1. "It Must Not Have Been Important"
A recent Twitter Chat brought this one up for me... So there stands a person. You've heard about them, perhaps seen them around a time or two and maybe even had conversations but... SHIT, duck!!! Whew, that was a close one. I mean they almost saw you standing there gazing at them in all their majestic glory! How mortifying. Mmhmmm, many people find this to be a terrifying experience.
Exhilarating as the anticipation, "chase" and fantasies may be it can be paralyzing to have a crush on someone. This is true-- as pointed out to me by the conversation I had-- for the majority of people. Something I, myself, hadn't ever realized before. Yes, I've several varied mental illnesses (you may have noticed) but the crush thing hasn't ever been an issue for me. I tend not to waste my time. By this I mean if I actually am intrigued by a person in some way I make this known.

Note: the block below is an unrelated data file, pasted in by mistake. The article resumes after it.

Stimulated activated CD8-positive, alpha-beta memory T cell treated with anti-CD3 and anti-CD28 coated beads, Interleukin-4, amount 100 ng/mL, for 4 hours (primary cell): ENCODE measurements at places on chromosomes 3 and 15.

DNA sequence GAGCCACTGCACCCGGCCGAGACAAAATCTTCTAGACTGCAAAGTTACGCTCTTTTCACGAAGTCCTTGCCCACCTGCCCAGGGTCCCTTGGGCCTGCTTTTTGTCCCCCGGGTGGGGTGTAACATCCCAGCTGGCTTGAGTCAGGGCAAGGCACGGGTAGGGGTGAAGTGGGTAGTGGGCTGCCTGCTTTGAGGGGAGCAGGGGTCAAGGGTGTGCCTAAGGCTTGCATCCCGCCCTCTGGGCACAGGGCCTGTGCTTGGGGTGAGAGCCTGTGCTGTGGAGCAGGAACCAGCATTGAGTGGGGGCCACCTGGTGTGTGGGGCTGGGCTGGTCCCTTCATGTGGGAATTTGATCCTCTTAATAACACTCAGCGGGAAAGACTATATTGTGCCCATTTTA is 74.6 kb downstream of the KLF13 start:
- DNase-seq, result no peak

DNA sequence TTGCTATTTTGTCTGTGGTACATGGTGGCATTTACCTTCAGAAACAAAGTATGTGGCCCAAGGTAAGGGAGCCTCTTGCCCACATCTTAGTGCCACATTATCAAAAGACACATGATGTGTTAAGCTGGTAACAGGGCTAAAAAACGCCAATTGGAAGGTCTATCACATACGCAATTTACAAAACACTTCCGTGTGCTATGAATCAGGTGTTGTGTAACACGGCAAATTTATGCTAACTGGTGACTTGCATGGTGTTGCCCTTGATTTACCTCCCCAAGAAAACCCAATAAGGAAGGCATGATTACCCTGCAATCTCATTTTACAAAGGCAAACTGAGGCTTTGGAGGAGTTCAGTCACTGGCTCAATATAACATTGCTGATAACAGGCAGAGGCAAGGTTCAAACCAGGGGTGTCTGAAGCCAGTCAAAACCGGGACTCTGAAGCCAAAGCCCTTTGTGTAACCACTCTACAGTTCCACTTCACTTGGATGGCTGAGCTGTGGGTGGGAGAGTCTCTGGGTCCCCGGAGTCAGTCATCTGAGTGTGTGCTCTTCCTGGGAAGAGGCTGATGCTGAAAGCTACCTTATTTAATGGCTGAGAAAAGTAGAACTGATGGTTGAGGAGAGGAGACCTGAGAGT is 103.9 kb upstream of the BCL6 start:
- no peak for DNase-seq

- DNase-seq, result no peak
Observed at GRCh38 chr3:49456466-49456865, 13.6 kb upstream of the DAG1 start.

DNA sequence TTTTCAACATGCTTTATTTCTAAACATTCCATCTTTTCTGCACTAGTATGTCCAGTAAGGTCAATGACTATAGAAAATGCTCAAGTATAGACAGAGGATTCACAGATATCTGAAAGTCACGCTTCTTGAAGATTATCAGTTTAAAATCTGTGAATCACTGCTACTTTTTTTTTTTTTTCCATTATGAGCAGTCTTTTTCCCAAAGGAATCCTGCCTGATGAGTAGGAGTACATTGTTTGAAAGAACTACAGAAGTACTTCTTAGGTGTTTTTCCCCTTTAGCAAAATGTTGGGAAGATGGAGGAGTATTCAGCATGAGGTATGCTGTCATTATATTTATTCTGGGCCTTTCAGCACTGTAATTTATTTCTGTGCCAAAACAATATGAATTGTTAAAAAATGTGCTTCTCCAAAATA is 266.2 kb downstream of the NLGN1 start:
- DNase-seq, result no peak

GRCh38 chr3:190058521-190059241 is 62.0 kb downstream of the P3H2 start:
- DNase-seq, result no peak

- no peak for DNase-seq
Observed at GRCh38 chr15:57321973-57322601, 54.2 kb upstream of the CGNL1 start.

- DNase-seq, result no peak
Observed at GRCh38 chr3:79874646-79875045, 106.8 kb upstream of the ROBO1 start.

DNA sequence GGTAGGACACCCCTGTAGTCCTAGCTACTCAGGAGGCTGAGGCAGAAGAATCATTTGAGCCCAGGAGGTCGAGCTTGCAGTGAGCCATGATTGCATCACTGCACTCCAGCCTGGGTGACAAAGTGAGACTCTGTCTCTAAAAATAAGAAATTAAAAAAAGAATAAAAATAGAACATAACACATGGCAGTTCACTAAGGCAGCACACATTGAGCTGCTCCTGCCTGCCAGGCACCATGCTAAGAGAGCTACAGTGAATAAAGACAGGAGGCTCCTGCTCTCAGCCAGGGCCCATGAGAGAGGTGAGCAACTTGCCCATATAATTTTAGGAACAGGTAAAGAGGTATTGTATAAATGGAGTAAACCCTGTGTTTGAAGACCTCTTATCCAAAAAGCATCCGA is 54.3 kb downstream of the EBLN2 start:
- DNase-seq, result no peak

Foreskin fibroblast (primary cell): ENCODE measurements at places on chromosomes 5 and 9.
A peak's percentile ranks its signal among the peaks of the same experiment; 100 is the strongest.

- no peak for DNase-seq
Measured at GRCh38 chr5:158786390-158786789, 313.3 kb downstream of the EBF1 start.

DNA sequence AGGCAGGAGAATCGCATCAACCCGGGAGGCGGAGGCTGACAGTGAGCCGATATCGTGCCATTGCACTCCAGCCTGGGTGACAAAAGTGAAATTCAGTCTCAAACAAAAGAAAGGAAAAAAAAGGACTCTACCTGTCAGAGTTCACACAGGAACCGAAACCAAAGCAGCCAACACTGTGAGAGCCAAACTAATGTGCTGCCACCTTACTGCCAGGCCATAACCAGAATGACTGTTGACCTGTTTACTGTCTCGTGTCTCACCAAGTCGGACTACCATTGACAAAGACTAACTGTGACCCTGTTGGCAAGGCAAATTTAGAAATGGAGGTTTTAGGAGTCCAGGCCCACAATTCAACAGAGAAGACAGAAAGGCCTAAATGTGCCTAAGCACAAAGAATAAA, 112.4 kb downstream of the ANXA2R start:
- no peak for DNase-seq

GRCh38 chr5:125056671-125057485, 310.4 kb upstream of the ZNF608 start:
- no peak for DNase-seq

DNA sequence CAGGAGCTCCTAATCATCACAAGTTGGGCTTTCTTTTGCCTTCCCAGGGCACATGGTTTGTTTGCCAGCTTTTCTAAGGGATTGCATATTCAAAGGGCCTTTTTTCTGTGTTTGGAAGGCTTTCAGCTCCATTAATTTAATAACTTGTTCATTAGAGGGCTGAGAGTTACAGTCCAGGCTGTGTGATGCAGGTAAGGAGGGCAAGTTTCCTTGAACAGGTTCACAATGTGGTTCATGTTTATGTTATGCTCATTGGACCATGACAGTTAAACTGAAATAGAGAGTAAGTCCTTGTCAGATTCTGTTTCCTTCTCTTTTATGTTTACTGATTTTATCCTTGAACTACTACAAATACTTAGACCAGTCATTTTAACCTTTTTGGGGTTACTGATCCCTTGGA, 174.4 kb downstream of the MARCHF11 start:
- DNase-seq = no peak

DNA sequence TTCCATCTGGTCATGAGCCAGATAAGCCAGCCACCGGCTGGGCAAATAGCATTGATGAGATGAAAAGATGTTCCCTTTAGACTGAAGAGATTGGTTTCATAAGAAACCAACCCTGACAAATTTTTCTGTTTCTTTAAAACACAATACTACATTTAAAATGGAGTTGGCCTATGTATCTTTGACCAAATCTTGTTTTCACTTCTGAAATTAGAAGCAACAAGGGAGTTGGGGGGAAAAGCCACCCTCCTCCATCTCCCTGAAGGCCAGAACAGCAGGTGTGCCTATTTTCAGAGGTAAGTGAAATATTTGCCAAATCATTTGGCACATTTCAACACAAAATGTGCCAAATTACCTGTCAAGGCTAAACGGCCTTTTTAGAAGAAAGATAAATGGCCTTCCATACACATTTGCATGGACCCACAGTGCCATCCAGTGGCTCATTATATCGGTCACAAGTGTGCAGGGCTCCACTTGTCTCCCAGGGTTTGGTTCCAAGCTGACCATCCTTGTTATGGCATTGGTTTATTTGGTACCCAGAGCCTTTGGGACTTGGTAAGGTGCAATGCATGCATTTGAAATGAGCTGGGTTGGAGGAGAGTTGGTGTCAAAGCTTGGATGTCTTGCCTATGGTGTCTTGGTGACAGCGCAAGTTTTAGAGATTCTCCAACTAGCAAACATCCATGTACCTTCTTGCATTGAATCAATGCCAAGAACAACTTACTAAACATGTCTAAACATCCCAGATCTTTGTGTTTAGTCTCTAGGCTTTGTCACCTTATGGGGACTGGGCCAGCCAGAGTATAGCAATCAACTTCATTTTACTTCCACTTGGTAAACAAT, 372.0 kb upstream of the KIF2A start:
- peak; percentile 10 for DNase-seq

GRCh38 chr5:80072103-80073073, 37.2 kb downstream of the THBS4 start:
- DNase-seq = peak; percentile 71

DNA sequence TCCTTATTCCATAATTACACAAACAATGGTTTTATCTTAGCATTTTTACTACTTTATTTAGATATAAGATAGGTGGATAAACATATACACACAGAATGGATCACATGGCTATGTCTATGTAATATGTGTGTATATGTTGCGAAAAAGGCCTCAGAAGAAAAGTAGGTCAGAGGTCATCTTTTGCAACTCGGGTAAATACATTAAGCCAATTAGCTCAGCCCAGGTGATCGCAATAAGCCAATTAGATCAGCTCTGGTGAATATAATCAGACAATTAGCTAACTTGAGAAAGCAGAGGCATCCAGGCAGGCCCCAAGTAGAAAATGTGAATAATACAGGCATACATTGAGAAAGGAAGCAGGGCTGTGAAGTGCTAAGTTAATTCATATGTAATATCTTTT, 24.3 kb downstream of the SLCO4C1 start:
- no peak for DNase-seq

That being said, one of my parts (DID-remember?) can become completely paralyzed with fear, dismay and embarrassment. While others don't get crushes, ever.
5. Me? Nooo, never.
I defer to a differential of differing identities. Chit chatting away with friend, family or foe and they set you up brilliantly for your favorite -- and much loved -- witty remark. Sarcasm can be an annoyance for many and at times it can go completely over ones head. It happens. Sarcasm is a fantastic flamboyant mask that many of us have become a devout follower. ME ME ME! I've personally relied on sarcasm throughout the majority of my life. While I comprehend it with ease I've never really understood it much. Though some of us find it quite the useful and under-utilized tool.